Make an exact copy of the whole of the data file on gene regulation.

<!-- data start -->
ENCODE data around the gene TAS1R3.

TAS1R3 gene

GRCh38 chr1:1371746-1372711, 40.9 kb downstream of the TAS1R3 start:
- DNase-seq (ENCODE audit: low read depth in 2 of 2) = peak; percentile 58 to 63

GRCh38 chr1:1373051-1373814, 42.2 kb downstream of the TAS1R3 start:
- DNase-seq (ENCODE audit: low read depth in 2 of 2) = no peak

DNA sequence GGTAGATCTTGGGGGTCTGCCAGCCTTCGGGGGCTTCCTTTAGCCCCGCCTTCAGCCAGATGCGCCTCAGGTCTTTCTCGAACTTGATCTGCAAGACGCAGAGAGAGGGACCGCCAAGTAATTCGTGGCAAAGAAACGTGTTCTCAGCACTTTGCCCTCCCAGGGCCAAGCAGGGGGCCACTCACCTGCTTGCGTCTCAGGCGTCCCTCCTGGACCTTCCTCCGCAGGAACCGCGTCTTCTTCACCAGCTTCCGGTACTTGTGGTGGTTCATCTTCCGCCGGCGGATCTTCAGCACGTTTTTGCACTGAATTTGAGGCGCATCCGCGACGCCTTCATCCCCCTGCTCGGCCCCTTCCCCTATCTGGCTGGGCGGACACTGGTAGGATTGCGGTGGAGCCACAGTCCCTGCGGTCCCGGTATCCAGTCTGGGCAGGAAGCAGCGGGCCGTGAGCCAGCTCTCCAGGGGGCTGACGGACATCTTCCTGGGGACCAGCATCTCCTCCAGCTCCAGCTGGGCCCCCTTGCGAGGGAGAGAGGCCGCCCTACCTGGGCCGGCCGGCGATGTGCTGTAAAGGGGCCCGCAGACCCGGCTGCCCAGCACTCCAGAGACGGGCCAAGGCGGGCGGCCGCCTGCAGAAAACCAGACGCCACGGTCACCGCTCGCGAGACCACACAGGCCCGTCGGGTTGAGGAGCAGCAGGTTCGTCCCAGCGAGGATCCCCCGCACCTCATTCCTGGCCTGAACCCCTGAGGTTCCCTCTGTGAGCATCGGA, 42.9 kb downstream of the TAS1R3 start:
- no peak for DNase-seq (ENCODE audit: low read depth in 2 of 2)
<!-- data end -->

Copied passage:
ENCODE data around the gene TAS1R3.

TAS1R3 gene

GRCh38 chr1:1371746-1372711, 40.9 kb downstream of the TAS1R3 start:
- DNase-seq (ENCODE audit: low read depth in 2 of 2) = peak; percentile 58 to 63

GRCh38 chr1:1373051-1373814, 42.2 kb downstream of the TAS1R3 start:
- DNase-seq (ENCODE audit: low read depth in 2 of 2) = no peak

DNA sequence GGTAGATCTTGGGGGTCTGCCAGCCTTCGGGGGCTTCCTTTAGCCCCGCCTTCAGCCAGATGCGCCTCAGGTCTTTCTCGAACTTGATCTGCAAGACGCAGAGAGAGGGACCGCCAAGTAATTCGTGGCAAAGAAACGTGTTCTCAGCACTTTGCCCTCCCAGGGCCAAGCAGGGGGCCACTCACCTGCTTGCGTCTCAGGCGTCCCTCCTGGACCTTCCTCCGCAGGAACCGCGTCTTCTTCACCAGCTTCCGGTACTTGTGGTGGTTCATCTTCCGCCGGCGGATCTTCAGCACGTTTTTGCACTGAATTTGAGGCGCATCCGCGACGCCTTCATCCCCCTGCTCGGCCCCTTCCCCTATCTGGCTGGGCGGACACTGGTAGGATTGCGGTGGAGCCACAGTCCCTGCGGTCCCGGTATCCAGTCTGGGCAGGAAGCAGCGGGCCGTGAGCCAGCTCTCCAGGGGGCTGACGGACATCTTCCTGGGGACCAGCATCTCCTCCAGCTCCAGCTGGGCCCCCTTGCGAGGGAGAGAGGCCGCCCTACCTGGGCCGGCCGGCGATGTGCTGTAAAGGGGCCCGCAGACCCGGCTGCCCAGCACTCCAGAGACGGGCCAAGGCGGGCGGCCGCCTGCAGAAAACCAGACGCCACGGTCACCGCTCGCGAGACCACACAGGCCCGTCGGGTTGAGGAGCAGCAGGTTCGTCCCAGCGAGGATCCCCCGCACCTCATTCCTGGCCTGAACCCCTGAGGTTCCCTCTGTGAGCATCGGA, 42.9 kb downstream of the TAS1R3 start:
- no peak for DNase-seq (ENCODE audit: low read depth in 2 of 2)